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As the sweltering heat of July abates, so too does this year’s AGM season. This season comes after an eventful year in corporate governance, which saw the first ever publishing of gender pay gap figures, as well as reforms to the corporate governance code, and increasing public scrutiny around auditor selection. 

How actively are shareholders using the opportunity to hold companies to account over these issues? What proportion of shareholders have actually been voting, and how frequently do shareholders raise other topical issues? 

Throughout the season we have captured live data on both shareholder voting and the questions in our new AGM Monitor series, providing a unique and comprehensive snapshot of shareholder sentiment across the UK and Ireland. In this final edition, we review the overall results which have been both surprising and predictable, as well as areas that need to be considered in future.

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Voting – in numbers

  • 720 General Meetings analysed
  • 5.4 million shareholders eligible to vote
  • 4.8% of those eligible actually voted on the resolutions proposed, representing 43.8% of the issued share capital
  • Of those who voted over 31% did so using an electronic medium, representing 67% of the shares voted
  • Almost 97% of physical proxy cards issued by companies were not returned.

Shareholder questions – in numbers

  • Data gathered from over 100 client companies’ AGMs
  • At nearly 1/3rd of AGMs, no questions are asked – this figure rises to 47% amongst AIM-quoted companies.
  • Core areas of corporate performance dominate, with ‘corporate strategy’ and ‘financial performance’ the two most common topics of questions
  • CSR and environmental issues appear third in the list of topics; 90% of these questions were raised in the AGMs of FTSE companies.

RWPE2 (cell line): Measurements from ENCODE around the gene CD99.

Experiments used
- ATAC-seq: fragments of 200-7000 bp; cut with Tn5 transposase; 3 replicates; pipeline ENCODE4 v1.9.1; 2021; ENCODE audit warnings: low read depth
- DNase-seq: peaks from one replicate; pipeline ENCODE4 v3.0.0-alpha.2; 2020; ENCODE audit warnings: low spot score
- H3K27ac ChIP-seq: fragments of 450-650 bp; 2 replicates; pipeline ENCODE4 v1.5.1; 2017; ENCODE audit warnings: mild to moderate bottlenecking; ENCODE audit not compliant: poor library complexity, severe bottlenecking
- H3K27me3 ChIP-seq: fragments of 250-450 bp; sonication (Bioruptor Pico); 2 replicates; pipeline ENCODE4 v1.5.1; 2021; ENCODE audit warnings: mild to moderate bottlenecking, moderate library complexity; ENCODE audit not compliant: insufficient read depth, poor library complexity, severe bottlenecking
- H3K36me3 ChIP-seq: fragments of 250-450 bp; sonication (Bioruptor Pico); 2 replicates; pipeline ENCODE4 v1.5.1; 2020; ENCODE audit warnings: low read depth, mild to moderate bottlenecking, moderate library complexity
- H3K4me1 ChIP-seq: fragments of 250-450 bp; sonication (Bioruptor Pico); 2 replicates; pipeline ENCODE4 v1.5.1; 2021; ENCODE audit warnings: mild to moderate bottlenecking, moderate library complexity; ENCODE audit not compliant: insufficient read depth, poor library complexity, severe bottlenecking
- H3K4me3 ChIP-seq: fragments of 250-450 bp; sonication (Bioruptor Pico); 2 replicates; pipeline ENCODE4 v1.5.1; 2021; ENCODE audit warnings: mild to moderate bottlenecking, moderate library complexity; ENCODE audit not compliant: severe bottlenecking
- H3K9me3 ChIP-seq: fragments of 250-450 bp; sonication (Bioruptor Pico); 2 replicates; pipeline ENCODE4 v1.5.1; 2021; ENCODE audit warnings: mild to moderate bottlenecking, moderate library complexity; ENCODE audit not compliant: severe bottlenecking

Breaking this down between constituents has also provided some unique insights. For the FTSE350 companies so far, engagement has spanned from as little as 1.7% to 49.2% of registered shareholders voting by proxy. For AIM-listed companies, the range was slightly smaller, from 0.5% up to 43.7%

The engagement problem

Engagement is currently high on the business agenda as new corporate governance reporting requirements are being put in place to try to improve arrangements for the engagement of shareholders, employees and other stakeholders. These changes are welcomed, but looking at our data it looks like there is some way to go before we can truly say that we have fully utilised or exhausted the engagement potential of the present arrangements. With only 3% of shareholders returning proxy cards, less than 5% of shareholders voting, plus the majority of meetings passing with no questions, shareholders are consistently failing to take advantage of opportunities to influence corporate decision-making.

Is there more that can be done within our existing legal and regulatory framework to boost voting and engagement, especially within the retail shareholder base? The mechanisms are there, but how can shareholders be encouraged to use them?

Read the discussion in in our full update below